Fado and Other Stories

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University of Pittsburgh Press, Oct 2, 1997 - Fiction - 168 pages
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Winner of the 1997 Drue Heinz Literature Prize

This collection is filled with narrative and character grounded in the meaning and value the earth gives to human existence.  In one story, a woman sleeps with the village priest, trying to gain back the land the church took from her family; in another, relatives in the Azores fight over a plot of land owned by their expatriate American cousin.  Even apparently small images are cast in terms of the earth: Milton, one narrator explains, has made apples the object of a misunderstanding by naming them as Eden’s  fruit: “In the Bible, no fruit is named in the Garden of Eden - and to this day apples are misunderstood.  They were trying to tempt people not into sin but into listening to the earth more closely. . . . their white meal runs wet with the knowledge of the language of the land, but people do not listen.”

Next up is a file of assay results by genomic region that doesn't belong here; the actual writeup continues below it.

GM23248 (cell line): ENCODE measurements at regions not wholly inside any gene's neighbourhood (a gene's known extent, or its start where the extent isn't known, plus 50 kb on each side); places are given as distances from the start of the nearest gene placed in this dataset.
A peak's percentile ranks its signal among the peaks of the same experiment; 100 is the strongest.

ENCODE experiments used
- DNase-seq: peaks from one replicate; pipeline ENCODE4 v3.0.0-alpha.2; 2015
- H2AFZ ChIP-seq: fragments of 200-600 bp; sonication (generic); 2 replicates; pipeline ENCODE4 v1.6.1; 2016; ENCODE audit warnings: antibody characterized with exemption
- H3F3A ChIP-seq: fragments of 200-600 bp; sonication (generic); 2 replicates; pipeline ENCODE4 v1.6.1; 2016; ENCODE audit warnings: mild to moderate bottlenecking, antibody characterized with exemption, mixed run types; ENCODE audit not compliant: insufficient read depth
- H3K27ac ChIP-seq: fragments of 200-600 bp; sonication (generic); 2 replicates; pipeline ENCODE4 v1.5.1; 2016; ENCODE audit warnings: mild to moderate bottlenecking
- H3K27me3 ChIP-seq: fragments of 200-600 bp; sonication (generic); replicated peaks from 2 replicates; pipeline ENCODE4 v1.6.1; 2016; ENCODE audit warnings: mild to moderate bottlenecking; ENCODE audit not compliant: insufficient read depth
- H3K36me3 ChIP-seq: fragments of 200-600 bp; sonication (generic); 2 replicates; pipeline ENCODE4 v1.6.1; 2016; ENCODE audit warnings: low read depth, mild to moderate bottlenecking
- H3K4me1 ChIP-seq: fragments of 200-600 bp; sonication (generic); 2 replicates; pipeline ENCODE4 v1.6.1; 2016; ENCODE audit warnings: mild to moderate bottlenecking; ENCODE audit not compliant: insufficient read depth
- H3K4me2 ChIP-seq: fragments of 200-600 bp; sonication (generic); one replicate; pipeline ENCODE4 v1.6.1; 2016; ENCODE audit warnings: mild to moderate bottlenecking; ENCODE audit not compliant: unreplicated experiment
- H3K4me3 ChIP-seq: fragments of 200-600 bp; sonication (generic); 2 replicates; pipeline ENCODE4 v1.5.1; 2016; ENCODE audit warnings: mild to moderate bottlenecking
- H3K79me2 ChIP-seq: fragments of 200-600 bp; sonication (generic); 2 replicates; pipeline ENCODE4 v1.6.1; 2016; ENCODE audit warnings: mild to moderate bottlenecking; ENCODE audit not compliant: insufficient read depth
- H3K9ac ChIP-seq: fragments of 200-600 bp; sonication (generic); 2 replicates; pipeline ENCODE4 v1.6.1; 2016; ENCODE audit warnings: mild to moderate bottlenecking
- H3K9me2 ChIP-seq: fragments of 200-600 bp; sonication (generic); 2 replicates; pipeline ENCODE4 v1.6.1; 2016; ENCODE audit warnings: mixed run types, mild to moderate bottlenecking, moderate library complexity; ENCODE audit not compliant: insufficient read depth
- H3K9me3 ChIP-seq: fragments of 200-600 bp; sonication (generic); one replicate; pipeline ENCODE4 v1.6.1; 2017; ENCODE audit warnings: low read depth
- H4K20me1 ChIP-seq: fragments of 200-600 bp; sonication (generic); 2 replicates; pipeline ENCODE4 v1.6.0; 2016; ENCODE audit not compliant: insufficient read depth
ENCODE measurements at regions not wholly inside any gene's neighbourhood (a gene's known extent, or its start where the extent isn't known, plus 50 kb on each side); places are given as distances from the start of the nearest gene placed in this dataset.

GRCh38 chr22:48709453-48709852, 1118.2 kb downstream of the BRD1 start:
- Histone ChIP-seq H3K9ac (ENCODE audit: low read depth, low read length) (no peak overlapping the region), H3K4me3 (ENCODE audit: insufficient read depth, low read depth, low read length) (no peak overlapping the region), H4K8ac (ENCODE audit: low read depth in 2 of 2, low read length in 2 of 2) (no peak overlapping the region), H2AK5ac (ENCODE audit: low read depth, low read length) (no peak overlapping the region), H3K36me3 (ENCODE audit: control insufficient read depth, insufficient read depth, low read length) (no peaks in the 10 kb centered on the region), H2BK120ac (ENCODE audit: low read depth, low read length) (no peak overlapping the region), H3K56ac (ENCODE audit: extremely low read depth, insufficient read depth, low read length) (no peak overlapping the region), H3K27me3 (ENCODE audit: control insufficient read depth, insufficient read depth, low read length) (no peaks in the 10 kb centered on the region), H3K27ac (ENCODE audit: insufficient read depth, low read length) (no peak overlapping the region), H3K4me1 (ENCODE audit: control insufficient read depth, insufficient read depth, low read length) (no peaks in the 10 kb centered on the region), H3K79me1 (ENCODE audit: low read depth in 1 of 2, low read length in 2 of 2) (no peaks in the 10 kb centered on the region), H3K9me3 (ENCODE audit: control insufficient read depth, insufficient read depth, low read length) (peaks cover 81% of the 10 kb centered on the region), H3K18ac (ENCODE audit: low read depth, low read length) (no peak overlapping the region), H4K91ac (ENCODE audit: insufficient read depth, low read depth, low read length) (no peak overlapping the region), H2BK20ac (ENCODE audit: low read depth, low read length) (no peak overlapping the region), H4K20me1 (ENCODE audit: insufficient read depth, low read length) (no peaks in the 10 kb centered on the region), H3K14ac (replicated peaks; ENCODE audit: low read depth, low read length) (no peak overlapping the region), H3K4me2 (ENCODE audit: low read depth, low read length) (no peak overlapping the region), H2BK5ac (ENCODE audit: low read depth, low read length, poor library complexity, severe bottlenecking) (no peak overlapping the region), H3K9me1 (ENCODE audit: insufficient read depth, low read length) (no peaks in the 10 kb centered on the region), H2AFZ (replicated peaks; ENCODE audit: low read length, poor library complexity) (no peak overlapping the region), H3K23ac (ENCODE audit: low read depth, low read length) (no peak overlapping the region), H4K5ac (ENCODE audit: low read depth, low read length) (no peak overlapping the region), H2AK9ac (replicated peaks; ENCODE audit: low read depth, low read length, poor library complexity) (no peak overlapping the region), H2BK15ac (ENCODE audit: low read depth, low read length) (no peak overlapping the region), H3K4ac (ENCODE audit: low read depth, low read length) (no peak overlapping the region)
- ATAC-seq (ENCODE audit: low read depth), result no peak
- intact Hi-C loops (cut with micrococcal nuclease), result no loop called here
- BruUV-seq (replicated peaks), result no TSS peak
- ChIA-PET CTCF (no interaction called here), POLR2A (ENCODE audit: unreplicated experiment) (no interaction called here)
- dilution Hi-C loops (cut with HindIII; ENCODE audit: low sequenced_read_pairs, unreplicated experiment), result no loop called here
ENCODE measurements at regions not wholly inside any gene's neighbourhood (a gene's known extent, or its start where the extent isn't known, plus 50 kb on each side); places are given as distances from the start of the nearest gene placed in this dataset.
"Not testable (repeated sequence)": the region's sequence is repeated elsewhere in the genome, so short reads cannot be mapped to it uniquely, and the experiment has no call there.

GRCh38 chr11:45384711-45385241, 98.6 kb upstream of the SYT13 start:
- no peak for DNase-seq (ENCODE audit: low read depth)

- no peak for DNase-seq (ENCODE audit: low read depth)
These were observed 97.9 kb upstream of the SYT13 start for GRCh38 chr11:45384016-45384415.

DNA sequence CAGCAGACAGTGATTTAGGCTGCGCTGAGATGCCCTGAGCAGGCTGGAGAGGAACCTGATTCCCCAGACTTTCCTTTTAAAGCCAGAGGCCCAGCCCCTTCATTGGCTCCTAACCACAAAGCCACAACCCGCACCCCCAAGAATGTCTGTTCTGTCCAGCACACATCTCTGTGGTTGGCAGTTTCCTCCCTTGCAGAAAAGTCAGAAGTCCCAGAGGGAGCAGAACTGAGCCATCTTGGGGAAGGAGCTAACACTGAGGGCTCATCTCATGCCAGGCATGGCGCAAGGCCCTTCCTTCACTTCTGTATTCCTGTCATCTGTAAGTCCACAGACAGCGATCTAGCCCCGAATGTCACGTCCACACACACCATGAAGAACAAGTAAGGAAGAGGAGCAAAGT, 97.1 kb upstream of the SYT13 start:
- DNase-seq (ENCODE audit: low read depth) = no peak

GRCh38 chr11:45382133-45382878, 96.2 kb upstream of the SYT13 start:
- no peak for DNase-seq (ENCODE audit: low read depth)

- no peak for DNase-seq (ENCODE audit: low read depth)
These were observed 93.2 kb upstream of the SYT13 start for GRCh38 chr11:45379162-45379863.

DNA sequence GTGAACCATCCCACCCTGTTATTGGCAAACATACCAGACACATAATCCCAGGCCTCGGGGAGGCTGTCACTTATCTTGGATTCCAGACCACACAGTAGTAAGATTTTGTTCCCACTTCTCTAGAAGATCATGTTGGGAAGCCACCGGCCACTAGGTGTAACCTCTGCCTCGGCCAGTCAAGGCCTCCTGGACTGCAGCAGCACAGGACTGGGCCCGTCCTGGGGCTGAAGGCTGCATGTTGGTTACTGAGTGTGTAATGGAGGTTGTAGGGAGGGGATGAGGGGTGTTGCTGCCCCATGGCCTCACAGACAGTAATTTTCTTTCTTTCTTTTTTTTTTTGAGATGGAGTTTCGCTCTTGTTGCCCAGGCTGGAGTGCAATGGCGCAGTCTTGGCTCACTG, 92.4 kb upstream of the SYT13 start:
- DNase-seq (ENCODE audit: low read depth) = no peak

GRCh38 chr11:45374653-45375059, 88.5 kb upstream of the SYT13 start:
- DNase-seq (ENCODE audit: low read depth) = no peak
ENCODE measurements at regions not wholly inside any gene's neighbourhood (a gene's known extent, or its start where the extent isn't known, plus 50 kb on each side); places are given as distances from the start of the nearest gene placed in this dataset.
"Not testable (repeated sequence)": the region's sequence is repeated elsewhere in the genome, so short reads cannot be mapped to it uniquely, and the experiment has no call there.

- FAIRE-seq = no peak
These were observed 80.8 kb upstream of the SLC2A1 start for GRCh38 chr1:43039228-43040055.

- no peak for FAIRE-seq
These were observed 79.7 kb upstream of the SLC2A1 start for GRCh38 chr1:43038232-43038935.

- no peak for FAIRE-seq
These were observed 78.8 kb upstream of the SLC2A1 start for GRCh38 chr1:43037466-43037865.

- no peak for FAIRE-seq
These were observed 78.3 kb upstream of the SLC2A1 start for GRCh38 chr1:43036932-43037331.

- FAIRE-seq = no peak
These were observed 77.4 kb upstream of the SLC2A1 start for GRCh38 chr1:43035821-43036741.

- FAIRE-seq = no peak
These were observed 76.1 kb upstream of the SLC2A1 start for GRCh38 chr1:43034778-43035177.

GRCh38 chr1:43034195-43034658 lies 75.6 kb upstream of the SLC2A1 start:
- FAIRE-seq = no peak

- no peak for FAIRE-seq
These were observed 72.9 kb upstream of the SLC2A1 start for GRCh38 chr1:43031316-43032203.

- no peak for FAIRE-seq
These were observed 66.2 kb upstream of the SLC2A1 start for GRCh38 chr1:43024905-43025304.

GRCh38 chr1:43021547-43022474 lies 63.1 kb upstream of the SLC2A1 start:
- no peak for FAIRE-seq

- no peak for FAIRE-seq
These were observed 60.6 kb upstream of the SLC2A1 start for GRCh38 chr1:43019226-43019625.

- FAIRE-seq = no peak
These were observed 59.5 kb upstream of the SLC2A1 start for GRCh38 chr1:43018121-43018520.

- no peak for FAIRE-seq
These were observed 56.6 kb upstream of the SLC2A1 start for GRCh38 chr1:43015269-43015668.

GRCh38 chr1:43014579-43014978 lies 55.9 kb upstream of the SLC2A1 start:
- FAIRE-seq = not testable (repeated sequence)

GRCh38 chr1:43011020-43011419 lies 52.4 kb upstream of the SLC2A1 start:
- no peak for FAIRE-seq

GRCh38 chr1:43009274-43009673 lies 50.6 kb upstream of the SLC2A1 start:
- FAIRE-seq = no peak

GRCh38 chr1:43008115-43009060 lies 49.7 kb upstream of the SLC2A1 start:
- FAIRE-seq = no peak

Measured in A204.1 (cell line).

Vaz’s beautiful, intensely conscious language often delicately slips her stories into the realm of the fado, the Portuguese song about fate and longing.  “Listen for the nightingale that presses its breast against the thorns of the rose,” on character sings, “that the song might be more beautiful.”  Such a verse might describe Vaz’s own motive behind her willingness to confront her subject’s ambiguities and her characters’ conflicts - the simultaneous joy and sorrow of some of life’s discoveries, the pain sometimes hidden within passion and pleasure.

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Fado & other stories

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Vaz, the winner of this year's Drue Heinz Literature Prize, believes that "stories keep us alive." Perhaps that is what gives the 12 tales in this work such urgency. Old world meets new as the book ... Read full review


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About the author (1997)

Katherine Vaz is the author of the critically acclaimed novel Saudade, and her second novel, Mariana, has been published in six different languages. Her short fiction has appeared in numerous literary magazines, including TriQuarterly, Nimrod, Gettysburg Review, and the American Voice. She is associate professor of English at the University of California, Davis.

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